“This is a city, and there might be a few people who are freaked out by it,” he said.

The Sun received another email from a person — not claiming to be a Zappos employee but saying he or she speaks for “employees” working downtown — who said those employees have “serious safety concerns” about walking four blocks from their parking garage next to old City Hall on Stewart Avenue to Carson Avenue.

Zappos has hired security to help, the writer said but added that employees still were “harassed and at times even threatened by the homeless population that lines the sidewalk.

“It’s not all roses.”

Zappos is known for lavishing benefits upon employees some say make up for wages that don’t equal those of similar online businesses. In its Henderson headquarters (currently leased from a company affiliated with Greenspun Media Group, parent company of the Sun), there’s a darkened room where workers can nap, a massive kitchen full of almost anything you can think of to eat and drink — all free — and a keg of beer and bottles of liquor employees can dip into if they want. There’s a coffee shop with baristas who fix Starbucks-perfect drinks. Again for free. Parking and safety aren't issues.

Many Zappos employees also live near the Henderson building, so the commute is short.

In the downtown office, a smallish kitchen offers free everything, too — deli meats, sodas, chips, candy bars, coffee. There's just not as much as in the Henderson office. That, too, has irked some employees, the email writer said.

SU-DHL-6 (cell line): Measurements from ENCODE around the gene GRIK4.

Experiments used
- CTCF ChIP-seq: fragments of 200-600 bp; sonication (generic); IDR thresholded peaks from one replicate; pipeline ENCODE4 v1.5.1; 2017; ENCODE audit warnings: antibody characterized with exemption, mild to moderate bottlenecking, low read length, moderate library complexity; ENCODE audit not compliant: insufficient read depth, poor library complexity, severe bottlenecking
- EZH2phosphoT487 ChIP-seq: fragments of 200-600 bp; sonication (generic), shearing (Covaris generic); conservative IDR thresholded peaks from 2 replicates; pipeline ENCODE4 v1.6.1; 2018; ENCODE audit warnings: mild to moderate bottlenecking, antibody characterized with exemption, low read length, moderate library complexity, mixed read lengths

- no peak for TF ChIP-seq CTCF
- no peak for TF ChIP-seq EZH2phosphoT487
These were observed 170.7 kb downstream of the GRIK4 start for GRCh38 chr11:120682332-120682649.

“These may sound like small concerns, as most jobs don’t provide such benefits,” the email says, “but to many Zappos employees, the added perks are what encouraged them to take the jobs in the first place.”

When Danger saw the unzipped homeless man on her way to Carson Avenue, so did Zach Ware, overseer of the City Hall renovation project, on his way out of the Carson Avenue office.

Ware said the Zappos staff is listening and working hard to address complaints. The company just signed a deal, for instance, to hire a shuttle service within the next few weeks to haul people from the parking garage by City Hall four blocks to the Carson Avenue office. The shuttle also will move people between the Henderson office and downtown.

Additionally, Zappos increased security at the parking garage from two to four guards and has talked with Metro Police about security concerns.